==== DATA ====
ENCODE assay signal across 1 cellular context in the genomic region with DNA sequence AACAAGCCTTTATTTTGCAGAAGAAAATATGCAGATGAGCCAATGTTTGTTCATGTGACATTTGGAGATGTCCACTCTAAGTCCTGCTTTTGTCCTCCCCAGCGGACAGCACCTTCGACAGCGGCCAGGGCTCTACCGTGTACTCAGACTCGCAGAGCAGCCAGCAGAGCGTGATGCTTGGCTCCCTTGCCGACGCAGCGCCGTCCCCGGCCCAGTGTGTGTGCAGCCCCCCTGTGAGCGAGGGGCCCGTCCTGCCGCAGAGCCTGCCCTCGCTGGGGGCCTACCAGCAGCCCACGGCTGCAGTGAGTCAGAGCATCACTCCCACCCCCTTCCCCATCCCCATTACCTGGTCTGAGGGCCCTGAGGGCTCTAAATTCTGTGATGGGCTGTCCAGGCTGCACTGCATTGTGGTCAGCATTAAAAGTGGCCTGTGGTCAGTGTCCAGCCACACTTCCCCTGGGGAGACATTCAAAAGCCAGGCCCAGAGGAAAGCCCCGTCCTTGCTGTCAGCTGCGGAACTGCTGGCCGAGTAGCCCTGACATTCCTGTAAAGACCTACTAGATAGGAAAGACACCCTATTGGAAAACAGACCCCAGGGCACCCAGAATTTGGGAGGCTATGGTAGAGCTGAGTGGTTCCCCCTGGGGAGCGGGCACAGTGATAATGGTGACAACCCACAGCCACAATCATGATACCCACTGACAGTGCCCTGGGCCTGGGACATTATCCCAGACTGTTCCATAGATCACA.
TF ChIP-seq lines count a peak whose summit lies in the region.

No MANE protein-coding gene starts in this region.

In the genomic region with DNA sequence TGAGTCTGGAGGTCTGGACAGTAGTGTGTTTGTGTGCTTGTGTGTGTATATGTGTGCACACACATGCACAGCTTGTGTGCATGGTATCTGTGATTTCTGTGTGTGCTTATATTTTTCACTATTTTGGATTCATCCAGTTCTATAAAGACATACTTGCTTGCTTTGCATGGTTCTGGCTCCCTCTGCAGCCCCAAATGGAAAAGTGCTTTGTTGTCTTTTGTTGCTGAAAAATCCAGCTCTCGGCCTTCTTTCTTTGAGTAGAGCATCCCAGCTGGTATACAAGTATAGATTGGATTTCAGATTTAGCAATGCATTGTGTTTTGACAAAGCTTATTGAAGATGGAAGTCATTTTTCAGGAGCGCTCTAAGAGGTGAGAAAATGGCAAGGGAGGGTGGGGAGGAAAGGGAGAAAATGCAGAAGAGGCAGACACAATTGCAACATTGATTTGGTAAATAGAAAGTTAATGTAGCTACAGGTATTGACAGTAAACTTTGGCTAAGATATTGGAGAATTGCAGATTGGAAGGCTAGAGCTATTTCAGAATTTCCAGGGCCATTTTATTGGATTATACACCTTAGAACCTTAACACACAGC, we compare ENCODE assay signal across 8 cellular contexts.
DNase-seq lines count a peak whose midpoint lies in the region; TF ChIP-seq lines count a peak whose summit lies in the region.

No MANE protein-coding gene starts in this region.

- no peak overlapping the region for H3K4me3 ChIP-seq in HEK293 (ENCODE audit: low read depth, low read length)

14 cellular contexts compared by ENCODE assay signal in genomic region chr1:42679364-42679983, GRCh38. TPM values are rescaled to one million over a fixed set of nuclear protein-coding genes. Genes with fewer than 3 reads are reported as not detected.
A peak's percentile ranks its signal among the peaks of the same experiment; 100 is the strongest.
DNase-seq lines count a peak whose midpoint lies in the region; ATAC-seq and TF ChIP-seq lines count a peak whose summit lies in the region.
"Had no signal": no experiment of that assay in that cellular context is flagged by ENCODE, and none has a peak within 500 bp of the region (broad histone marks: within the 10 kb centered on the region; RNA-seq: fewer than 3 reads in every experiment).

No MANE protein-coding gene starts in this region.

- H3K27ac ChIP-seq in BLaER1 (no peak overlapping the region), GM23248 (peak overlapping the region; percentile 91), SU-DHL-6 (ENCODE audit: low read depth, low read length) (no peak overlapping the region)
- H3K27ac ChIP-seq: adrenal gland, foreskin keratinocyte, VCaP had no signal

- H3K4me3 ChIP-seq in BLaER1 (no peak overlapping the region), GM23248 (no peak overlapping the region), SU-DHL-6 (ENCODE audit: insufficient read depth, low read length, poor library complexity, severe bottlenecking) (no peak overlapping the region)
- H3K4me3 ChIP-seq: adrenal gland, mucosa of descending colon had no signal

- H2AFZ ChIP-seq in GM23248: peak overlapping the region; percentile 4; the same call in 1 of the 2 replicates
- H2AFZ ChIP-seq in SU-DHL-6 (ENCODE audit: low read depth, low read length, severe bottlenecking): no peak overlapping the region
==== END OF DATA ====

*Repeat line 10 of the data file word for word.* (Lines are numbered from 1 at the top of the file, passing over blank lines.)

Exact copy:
DNase-seq lines count a peak whose midpoint lies in the region; ATAC-seq and TF ChIP-seq lines count a peak whose summit lies in the region.